9 Miles

I was looking through my workouts this past week and saw that my coach scheduled a 9 mile run for Monday. I got scared. I’ve never run 9 miles before. It seemed like an impossible thing to do. Plus, it has been so hot and humid outside. I get inspired to run when it’s about 65. I get inspired to sleep in the air conditioning when its 95 with a dew point of 75… aka rain forrest miserable. My asthma makes it impossible to breathe in those conditions.

I thought about this run all week and all weekend. I was dreading it as I sat on the couch for 5 hours on Sunday watching the race from Indy. Guilt started to creep in for skipping my workout that day. Thankfully for me, I use guilt as motivation for the next day.

I knew that 9 miles was going to take a long time, like over 2 hours, so I set my alarm for 5am. When I woke up Monday morning it was dark and raining. Probably would have went anyway, but then I heard thunder as well. Not good. So I did the only reasonable thing: went back to bed for 3 hours.

It kept creeping into my head the whole day… 9 miles.

By the time I got home there was no doubt in my mind. I was going to finish all 9 miles if it was the last thing I did! I love the days when there is no doubt, no internal battle over whether or not to go run. Those are the worst battles for me.

I laced up my shoes and headed out. I had Gatorade and Strava ready to go. I had also mapped out a route and knew exactly what it would take to complete all of the miles.

Before I hit the first half mile there is a busy road that I have to cross. In the town where I live there are crosswalks with signs that people are supposed to stop. Most don’t. But some do. A few cars blew past and then one in the lane farthest from me started slowing down. I assumed he was stopping for me. Not so much. I took off to cross the street and realized the moron was turning left (without a turn signal). He almost ran over me! Then looked at me like I had done something wrong! I hope he learned his lesson. I sure learned mine! That run was almost over before it started!

Keep digging.

I had a particularly rough day at work. Five minutes before 5pm my boss sends me a message. “Don’t leave yet. I need to talk to you.” Never good. My first thought:

“Oh hell. What did I do now?”

The conversation wasn’t so bad, but our communication styles are so different that we constantly run into issues. He’s OCD particular about EVERYTHING and I’m more laid back. In theory it sounds like a good combination. It’s not. And of course he said something that bothered me and I took it personally. I always do.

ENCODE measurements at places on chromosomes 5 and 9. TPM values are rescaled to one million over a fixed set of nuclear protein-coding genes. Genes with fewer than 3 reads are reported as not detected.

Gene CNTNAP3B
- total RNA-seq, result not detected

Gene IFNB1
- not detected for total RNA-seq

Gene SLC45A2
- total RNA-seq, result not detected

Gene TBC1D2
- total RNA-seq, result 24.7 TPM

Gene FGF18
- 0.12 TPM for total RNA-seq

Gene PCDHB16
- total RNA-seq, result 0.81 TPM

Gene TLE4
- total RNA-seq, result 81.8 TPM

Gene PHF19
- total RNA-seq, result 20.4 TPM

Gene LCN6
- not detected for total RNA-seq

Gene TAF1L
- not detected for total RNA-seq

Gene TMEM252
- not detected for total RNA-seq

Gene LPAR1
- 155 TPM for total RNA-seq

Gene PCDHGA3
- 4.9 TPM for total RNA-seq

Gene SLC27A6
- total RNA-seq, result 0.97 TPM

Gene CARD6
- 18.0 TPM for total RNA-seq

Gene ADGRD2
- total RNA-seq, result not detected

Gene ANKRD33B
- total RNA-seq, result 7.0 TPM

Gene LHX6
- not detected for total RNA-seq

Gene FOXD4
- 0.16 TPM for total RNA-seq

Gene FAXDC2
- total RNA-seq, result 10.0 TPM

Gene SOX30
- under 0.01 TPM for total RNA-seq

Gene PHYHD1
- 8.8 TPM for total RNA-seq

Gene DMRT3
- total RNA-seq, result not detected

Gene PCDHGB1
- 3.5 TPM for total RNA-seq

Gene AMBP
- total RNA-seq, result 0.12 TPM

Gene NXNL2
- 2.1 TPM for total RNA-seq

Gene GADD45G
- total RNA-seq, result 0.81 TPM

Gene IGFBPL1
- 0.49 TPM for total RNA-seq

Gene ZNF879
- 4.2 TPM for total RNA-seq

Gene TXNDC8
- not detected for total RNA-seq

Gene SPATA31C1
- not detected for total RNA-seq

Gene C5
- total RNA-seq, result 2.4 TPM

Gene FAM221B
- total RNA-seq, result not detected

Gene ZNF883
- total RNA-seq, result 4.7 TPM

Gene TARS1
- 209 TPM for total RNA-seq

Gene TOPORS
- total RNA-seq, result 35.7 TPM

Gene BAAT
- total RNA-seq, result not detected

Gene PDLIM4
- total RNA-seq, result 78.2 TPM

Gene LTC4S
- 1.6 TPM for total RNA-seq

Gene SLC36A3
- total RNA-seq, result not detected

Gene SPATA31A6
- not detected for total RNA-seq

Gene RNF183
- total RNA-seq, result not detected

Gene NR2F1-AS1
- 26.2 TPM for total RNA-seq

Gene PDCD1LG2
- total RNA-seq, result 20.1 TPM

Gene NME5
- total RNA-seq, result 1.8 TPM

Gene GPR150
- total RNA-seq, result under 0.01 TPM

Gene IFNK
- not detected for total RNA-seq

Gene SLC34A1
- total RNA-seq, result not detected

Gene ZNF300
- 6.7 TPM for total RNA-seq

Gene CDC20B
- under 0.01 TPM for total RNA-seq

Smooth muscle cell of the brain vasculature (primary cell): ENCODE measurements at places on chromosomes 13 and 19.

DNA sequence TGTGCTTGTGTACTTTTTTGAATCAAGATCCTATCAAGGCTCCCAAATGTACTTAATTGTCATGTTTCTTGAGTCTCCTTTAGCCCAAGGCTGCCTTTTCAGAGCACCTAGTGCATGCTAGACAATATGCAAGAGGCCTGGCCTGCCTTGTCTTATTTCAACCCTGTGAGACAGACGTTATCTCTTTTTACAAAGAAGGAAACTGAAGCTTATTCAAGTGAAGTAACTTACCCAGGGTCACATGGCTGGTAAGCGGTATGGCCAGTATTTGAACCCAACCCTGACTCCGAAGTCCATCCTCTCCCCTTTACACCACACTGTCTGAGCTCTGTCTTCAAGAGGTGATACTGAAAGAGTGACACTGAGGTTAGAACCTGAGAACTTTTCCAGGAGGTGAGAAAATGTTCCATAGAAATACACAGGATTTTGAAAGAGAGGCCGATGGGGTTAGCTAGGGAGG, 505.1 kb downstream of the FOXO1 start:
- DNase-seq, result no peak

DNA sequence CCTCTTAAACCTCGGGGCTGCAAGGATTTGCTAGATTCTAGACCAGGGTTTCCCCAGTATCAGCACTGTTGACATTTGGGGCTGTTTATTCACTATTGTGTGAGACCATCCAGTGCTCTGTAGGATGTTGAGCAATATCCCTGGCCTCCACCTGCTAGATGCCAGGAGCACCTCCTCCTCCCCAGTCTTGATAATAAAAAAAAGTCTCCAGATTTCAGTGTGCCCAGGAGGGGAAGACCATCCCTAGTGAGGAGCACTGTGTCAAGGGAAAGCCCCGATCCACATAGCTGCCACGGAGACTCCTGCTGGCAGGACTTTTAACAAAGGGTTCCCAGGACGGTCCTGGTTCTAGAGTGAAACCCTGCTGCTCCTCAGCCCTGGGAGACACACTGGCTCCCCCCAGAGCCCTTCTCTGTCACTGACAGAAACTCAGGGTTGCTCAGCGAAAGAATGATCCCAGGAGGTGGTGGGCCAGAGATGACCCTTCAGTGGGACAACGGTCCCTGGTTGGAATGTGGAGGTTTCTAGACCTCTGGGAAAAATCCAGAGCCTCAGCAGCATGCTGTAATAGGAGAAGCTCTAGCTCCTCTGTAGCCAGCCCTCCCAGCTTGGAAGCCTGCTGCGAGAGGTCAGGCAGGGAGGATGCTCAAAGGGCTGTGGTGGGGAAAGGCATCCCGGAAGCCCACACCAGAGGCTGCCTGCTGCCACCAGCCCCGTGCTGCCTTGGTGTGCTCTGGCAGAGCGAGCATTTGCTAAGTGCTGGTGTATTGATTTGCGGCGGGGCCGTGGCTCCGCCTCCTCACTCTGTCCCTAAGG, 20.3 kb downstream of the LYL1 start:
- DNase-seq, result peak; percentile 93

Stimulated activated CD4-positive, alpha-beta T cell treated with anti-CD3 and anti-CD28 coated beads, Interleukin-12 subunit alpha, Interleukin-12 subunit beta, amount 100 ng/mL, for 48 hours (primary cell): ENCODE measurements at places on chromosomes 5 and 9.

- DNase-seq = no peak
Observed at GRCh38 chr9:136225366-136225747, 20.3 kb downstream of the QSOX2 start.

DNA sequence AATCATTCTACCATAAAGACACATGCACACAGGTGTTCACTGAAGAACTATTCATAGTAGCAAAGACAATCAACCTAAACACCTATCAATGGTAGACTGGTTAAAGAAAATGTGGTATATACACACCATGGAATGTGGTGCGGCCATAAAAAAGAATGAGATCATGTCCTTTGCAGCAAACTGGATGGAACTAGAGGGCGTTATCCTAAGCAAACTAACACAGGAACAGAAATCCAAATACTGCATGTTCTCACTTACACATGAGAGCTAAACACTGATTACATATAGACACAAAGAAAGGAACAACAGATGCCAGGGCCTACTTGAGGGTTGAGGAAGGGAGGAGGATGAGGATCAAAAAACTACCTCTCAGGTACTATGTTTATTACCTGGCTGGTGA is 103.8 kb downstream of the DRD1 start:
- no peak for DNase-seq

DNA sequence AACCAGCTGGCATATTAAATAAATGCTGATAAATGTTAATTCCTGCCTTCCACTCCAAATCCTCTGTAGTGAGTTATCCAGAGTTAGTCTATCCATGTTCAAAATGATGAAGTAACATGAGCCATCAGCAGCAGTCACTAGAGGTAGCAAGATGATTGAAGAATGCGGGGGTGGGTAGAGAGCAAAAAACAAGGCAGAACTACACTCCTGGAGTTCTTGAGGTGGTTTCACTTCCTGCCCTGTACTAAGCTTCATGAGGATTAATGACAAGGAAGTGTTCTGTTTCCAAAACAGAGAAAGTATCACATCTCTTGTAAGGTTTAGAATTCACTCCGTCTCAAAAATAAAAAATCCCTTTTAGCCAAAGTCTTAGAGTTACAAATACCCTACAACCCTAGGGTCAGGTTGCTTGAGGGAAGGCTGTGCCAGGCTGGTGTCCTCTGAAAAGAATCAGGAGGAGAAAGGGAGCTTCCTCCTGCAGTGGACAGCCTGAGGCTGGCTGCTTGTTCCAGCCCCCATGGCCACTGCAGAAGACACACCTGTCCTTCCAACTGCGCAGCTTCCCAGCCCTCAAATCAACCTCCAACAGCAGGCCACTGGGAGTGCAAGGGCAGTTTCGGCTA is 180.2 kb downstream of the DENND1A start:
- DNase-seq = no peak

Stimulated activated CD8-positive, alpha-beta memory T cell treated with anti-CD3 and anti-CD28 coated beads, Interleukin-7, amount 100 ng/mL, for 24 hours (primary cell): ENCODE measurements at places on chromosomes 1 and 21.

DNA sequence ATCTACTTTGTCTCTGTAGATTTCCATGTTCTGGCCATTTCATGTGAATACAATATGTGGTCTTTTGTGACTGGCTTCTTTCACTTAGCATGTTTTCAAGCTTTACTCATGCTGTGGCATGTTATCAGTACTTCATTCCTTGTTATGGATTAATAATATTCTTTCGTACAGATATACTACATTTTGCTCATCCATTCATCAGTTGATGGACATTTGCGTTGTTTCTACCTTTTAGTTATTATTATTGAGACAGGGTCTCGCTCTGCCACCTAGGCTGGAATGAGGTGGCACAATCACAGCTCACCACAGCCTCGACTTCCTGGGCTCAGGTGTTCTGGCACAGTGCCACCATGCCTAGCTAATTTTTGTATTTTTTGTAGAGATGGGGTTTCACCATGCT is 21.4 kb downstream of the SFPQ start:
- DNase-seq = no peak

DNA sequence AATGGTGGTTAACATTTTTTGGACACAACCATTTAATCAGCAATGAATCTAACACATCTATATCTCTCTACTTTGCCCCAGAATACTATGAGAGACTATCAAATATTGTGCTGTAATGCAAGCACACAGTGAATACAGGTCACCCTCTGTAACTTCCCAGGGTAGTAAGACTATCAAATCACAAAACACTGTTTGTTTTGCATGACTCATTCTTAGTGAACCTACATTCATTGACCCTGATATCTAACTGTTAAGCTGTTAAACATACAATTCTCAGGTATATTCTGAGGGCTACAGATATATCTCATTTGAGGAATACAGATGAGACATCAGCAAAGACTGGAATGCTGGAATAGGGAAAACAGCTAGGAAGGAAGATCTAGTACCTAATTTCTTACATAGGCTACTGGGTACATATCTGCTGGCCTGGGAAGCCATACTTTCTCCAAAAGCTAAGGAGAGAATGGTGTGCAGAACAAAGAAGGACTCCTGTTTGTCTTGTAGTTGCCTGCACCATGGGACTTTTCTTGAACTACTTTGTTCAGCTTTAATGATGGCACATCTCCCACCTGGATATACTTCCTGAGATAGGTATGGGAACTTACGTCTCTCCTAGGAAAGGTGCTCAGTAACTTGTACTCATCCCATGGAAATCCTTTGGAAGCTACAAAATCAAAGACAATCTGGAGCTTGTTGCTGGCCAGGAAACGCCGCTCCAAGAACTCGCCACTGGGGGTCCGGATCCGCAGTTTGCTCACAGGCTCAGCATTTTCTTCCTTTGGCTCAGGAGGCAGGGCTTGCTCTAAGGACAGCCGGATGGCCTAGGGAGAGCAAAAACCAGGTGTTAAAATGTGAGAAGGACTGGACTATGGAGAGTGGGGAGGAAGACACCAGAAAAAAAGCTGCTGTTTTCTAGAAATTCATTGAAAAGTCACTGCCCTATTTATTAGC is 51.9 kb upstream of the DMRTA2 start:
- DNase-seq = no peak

This incident was on my mind for the first 6 miles of my run. I tried everything I could to push it out. But it kept coming back. I planned every snarky, sarcastic, nasty response that I could think of. In my head, I yelled at him for why he was wrong and why I was right. I had some great arguments for why he was being ridiculous and why the whole thing was so not the issue he was making it.

I’m great at telling people exactly what I think about them… in my head, way after the confrontation is over. I’ll tell them again and again until I feel like I’m going crazy. But the good thing that comes out of it is that I usually know how to respond better, at the right time, the next time.

I wrestled with this issue for a long time, but I came to a sensible solution. One that didn’t involve snark or nastiness and that lowered the rick of me getting fired. Thank you endorphins!

It’s not easy to run 9 miles. Everything is telling you to quit. My head is the worst. So many negative thoughts. I struggle to breathe after about a mile so I have to walk for a couple of minutes to catch my breath. At those times my legs start to hurt and my head tells me things like, “It’s ok. You ran 4 miles. You can totally walk the rest of the way.” On this day, I pushed those thoughts aside and kept plugging away.

About mile 5 a lady on a bike passed me and said, “You’re doing a great job! Keep going!” God bless her! I think she was an angel. I love those people who can say things like that to total strangers. When I grow up, I’m going to be like them!

The last 3 miles were the worst. There was a dog (I hate dogs) and people in the way and sweat mixed with sun screen lotion running in my eyes. In the middle of this I realized what a nice day it was. Beautiful even! The temperature was perfect and the wind was blowing just enough. I was more than inspired to keep digging.

I don’t think I have ever felt so good about finishing something. Not for a long time anyway. It’s a high that I can’t really describe. I suppose you would have to do something really crazy to understand it. Something like running 9 miles. It’s the same high that I get when I’m standing on pit road at the race track and realize that I’m living my dream… and getting paid to do it. It’s pretty amazing.

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